“Our Court has held that the res ipsa loquitur doctrine is only applicable where there is no direct proof of the cause of the injury available to the plaintiff.” Yorke v. Novant Health, Inc., 192 N.C.App. 340, 352, 666 S.E.2d 127, 136 (2008) (internal quotation marks omitted). As such, where evidence constituting direct proof of the cause of injury is presented, “the doctrine of res ipsa loquitur [is] not applicable.” Id. at 353, 666 S.E.2d at 136.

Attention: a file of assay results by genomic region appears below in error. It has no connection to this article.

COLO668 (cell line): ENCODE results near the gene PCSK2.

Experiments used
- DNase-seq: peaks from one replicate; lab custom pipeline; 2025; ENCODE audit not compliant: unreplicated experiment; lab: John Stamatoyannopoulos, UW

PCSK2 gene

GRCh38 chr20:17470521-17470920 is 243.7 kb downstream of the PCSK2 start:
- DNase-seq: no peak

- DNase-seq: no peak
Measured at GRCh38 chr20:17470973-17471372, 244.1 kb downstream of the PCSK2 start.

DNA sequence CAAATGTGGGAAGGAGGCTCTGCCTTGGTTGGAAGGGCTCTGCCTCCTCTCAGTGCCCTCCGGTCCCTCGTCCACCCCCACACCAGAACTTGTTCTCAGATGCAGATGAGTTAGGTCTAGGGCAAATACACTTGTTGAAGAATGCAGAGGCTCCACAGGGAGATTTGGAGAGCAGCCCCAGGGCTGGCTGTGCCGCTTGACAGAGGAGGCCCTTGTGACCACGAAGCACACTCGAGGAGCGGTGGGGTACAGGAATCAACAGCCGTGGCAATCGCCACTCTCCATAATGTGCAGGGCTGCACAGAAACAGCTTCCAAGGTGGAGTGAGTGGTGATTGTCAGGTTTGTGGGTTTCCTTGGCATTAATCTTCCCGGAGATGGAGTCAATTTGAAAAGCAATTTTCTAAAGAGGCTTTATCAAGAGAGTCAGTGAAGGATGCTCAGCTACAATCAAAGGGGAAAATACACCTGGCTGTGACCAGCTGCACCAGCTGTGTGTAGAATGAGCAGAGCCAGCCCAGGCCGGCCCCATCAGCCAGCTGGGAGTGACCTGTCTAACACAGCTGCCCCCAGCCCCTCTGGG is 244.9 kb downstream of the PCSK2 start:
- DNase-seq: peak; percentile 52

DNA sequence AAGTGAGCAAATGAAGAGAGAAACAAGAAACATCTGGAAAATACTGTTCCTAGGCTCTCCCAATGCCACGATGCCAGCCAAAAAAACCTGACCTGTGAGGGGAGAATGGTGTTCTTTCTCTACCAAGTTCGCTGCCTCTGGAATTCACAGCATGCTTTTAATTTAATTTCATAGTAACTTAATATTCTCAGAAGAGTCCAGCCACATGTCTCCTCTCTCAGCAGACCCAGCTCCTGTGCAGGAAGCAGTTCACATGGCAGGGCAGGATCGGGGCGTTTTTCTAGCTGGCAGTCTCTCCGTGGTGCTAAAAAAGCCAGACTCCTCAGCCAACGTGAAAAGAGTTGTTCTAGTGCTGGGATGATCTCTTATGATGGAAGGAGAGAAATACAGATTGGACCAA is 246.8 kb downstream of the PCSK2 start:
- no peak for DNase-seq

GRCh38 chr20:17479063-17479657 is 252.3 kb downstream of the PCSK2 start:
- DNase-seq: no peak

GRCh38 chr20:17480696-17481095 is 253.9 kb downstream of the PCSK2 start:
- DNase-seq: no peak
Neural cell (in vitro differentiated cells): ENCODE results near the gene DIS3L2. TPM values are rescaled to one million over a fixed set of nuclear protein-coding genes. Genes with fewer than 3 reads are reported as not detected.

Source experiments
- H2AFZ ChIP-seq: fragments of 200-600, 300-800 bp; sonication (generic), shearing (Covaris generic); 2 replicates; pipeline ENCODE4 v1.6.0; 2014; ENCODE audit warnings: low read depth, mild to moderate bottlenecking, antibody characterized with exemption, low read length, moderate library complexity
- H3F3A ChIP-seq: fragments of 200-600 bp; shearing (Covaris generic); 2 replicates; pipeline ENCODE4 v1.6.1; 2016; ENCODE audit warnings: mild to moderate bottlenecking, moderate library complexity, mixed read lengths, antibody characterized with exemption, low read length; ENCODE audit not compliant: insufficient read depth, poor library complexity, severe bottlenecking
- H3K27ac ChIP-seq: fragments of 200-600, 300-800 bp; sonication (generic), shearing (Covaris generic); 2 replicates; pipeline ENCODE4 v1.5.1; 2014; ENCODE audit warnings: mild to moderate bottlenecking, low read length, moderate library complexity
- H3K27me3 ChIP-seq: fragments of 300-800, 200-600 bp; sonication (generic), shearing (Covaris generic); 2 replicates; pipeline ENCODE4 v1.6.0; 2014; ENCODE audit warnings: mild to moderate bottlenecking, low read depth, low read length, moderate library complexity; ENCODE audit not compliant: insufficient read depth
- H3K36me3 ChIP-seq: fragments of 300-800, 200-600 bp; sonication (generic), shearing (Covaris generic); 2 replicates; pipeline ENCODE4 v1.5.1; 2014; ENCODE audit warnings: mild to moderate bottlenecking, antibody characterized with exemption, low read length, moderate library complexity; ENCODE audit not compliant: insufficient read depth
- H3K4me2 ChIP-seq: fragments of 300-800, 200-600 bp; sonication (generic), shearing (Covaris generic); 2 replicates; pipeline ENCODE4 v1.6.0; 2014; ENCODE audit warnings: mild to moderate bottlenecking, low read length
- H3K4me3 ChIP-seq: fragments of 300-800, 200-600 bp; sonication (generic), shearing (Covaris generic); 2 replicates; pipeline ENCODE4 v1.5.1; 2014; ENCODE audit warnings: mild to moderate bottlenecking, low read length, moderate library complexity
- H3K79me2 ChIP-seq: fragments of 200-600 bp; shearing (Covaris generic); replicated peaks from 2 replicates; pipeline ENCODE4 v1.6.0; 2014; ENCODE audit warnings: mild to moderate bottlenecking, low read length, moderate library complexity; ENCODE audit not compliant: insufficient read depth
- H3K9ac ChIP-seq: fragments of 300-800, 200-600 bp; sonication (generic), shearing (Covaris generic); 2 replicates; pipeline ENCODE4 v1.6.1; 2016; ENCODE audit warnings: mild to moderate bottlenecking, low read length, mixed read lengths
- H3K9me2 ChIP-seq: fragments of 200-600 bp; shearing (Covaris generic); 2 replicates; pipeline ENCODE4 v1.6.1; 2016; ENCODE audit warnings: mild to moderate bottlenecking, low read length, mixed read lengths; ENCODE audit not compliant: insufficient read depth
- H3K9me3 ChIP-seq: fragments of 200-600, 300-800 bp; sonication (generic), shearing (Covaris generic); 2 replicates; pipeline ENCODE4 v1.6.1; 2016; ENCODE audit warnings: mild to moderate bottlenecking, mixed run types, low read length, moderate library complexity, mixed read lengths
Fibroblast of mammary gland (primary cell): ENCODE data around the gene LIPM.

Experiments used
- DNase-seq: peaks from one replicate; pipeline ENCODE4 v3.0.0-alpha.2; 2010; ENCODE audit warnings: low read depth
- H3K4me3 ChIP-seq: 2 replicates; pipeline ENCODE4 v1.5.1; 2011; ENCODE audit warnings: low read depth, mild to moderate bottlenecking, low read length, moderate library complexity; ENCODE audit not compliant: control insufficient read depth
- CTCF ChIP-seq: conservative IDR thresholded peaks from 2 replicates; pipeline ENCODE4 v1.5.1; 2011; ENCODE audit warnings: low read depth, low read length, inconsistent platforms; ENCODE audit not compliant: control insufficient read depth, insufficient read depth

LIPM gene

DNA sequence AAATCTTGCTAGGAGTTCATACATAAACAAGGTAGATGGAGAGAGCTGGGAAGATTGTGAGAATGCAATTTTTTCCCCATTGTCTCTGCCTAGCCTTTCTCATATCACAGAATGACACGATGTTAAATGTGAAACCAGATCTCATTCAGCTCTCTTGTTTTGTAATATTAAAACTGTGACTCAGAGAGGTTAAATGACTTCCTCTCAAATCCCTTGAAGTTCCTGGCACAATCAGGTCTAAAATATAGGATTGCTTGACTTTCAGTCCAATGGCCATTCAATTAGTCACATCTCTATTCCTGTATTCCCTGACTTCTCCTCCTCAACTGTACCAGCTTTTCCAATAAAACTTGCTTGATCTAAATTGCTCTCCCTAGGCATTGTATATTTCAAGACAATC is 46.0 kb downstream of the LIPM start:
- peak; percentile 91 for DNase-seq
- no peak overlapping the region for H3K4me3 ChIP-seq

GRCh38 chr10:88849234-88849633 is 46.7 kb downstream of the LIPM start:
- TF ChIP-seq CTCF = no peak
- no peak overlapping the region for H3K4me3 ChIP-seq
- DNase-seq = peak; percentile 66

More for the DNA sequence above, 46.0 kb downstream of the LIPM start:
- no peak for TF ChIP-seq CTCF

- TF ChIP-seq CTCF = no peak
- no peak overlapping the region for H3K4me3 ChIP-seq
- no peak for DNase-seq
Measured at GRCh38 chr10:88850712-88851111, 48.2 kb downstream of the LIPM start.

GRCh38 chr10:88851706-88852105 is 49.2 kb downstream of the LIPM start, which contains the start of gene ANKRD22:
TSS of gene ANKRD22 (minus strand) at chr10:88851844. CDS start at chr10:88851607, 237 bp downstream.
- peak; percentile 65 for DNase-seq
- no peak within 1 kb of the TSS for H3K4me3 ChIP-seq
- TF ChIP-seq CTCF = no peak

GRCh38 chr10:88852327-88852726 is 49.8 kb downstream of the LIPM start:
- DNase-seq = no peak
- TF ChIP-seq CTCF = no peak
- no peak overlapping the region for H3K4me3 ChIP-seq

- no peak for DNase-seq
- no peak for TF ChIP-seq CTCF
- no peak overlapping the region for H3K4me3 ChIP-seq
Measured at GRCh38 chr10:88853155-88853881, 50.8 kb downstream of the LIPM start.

In Yorke, the plaintiff consistently identified an overly-tightened blood pressure cuff as the source of his injury. Id. In Rowell v. Bowling, 197 N.C.App. 691, 697, 678 S.E.2d 748, 752 (2009), the evidence pointed to incisions made by the defendant in the plaintiff's knee as the cause of her injury. In each case, we held that the existence of such direct proof of the cause of the injury precluded the applicability of the res ipsa loquitur doctrine. See Yorke, 192 N.C.App. at 353, 666 S.E.2d at 136; Rowell, 197 N.C.App. at 697, 678 S.E.2d at 752. Similarly, in this case, the uncontradicted affidavits presented by Defendants establish that the cause of Decedent's injury was the absence of restraints on Decedent as she awoke from anesthesia. This proof of the cause of Decedent's injury precludes application of the res ipsa loquitur doctrine.